MTV’s Love At First Lie winners on coming out, queering TV and doing the sex position challenge

A photo of MTV's Love At First Lie winners Stephanie wearing a black and white-check shirt and Arabella who is wearing a grey bra vest top as they stand against a grey background. (Provided)

In an exclusive interview with PinkNews, the winners of MTV’s Love At First Lie open up about coming out on TV, the reality of doing the sex position challenge, and making the dating show world more diverse.

When it comes to the world of reality TV, it’s no secret that most mainstream dating shows have tended to ignore the LGBTQ+ community. Whether it’s a scant sprinkling of queer contestants or popular programmes that claim embracing the full spectrum of sexuality is “logistically difficult”, representation over the past few years has been painfully slow.

So when MTV announced their new dating show Love At First Lie last October, curiosity among queer lovers of reality TV was definitely piqued. Hosted by Tori Spelling, the first-ever relationship mystery competition series featured a cast of trans, non-binary, gay, lesbian and queer contestants right off the bat, reflecting the true diversity of the world around us.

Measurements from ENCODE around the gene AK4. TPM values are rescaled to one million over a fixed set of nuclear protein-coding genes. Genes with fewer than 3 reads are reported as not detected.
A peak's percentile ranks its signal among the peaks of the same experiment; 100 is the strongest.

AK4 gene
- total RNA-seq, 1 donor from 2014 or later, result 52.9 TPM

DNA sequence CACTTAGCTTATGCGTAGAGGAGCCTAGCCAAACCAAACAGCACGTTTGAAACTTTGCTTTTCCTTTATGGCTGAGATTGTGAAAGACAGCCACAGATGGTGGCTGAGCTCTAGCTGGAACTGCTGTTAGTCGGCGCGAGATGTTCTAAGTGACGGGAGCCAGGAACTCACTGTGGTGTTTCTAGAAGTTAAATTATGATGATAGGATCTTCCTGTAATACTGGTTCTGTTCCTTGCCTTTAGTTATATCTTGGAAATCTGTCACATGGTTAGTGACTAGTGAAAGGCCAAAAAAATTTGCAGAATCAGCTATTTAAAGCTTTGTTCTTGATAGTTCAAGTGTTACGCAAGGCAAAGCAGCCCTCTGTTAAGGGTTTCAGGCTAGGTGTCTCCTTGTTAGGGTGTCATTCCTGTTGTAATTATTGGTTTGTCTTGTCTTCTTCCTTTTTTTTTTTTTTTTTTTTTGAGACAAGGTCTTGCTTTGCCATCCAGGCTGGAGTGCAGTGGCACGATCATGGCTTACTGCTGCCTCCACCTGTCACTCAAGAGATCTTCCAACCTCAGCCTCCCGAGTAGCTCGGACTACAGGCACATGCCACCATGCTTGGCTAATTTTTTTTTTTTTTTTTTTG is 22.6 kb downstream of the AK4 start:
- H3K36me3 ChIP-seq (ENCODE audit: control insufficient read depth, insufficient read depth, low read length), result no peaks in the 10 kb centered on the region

The aim of the game? To try and figure who is in a real relationship and who is faking their romance. Over the course of the series, the couples must eliminate one of their own from the competition. Every time they manage to vote out the counterfeit couples, they add $25,000 to the prize fund; but ultimately, only one couple can take the jackpot home.

As twelve couples fought to prove their love was real, the finale of the show saw Stephanie and Arabella emerge triumphant; and, as one of the first queer couples to land first prize on a mainstream non-LGBTQ+ specific dating show, they’re blazing a trail in more ways than one.

Although the jaw-dropping final episode proving Stephanie and Arabella’s love was true only aired in December, it’s a moment that has been almost two years in the making. 

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“I got asked quite a few times over the years to try Love Island and things like that,” Arabella told PinkNews. “But I’ve always kind of denied it. This one I thought was different”. 

Stephanie (L) and Arabella (R) on Love At First Lie. (MTV)
Stephanie (L) and Arabella (R) on Love At First Lie. (MTV)

When they first entered the show, their relationship was only four months old. Needless to say, the show was a truly immersive experience for the still-fresh couple.

“You’re put in an environment where you are literally together 24/7,” says Stephanie. “It was a challenge.”

There was added pressure for Arabella, too, who was in her first queer relationship and wasn’t yet out to the world when she went on the series. “It was big,” she remembers. “A lot of people were shocked because I had to keep it secret as well. The whole time.”

It wasn’t so much her relationship being shared with the world that concerned her the most, though, but the TV edit.

“You don’t know what they’re going to show or how they’re going to edit it,” she explains. “We had conflicts with several people on the show [particularly Brandi and Lawrence].